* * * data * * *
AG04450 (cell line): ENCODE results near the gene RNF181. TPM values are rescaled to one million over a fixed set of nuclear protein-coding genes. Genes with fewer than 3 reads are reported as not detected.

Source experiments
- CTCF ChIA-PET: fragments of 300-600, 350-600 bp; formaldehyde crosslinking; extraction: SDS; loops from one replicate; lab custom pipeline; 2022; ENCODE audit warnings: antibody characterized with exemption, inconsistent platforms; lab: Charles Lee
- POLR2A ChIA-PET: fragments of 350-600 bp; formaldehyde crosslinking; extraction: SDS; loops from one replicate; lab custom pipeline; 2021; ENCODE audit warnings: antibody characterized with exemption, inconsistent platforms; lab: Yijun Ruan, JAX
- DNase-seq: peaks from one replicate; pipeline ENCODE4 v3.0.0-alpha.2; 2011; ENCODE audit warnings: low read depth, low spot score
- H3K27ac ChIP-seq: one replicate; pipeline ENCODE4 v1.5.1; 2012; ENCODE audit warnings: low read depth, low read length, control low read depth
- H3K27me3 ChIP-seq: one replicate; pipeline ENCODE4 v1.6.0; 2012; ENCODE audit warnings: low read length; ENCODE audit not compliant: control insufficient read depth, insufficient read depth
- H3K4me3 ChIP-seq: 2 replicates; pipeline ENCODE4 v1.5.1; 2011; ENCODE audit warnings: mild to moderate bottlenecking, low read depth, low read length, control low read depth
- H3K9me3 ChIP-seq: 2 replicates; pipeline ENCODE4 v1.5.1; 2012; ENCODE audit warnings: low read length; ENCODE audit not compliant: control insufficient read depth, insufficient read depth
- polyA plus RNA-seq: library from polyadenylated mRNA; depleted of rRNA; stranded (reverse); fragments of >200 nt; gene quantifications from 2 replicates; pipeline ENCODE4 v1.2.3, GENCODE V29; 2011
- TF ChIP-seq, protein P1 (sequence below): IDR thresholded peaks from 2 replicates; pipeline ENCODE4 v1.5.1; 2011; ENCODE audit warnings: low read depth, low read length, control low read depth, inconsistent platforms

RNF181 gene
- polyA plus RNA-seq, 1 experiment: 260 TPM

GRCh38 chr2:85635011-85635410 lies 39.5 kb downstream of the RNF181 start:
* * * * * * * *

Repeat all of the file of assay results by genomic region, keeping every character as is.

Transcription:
AG04450 (cell line): ENCODE results near the gene RNF181. TPM values are rescaled to one million over a fixed set of nuclear protein-coding genes. Genes with fewer than 3 reads are reported as not detected.

Source experiments
- CTCF ChIA-PET: fragments of 300-600, 350-600 bp; formaldehyde crosslinking; extraction: SDS; loops from one replicate; lab custom pipeline; 2022; ENCODE audit warnings: antibody characterized with exemption, inconsistent platforms; lab: Charles Lee
- POLR2A ChIA-PET: fragments of 350-600 bp; formaldehyde crosslinking; extraction: SDS; loops from one replicate; lab custom pipeline; 2021; ENCODE audit warnings: antibody characterized with exemption, inconsistent platforms; lab: Yijun Ruan, JAX
- DNase-seq: peaks from one replicate; pipeline ENCODE4 v3.0.0-alpha.2; 2011; ENCODE audit warnings: low read depth, low spot score
- H3K27ac ChIP-seq: one replicate; pipeline ENCODE4 v1.5.1; 2012; ENCODE audit warnings: low read depth, low read length, control low read depth
- H3K27me3 ChIP-seq: one replicate; pipeline ENCODE4 v1.6.0; 2012; ENCODE audit warnings: low read length; ENCODE audit not compliant: control insufficient read depth, insufficient read depth
- H3K4me3 ChIP-seq: 2 replicates; pipeline ENCODE4 v1.5.1; 2011; ENCODE audit warnings: mild to moderate bottlenecking, low read depth, low read length, control low read depth
- H3K9me3 ChIP-seq: 2 replicates; pipeline ENCODE4 v1.5.1; 2012; ENCODE audit warnings: low read length; ENCODE audit not compliant: control insufficient read depth, insufficient read depth
- polyA plus RNA-seq: library from polyadenylated mRNA; depleted of rRNA; stranded (reverse); fragments of >200 nt; gene quantifications from 2 replicates; pipeline ENCODE4 v1.2.3, GENCODE V29; 2011
- TF ChIP-seq, protein P1 (sequence below): IDR thresholded peaks from 2 replicates; pipeline ENCODE4 v1.5.1; 2011; ENCODE audit warnings: low read depth, low read length, control low read depth, inconsistent platforms

RNF181 gene
- polyA plus RNA-seq, 1 experiment: 260 TPM

GRCh38 chr2:85635011-85635410 lies 39.5 kb downstream of the RNF181 start: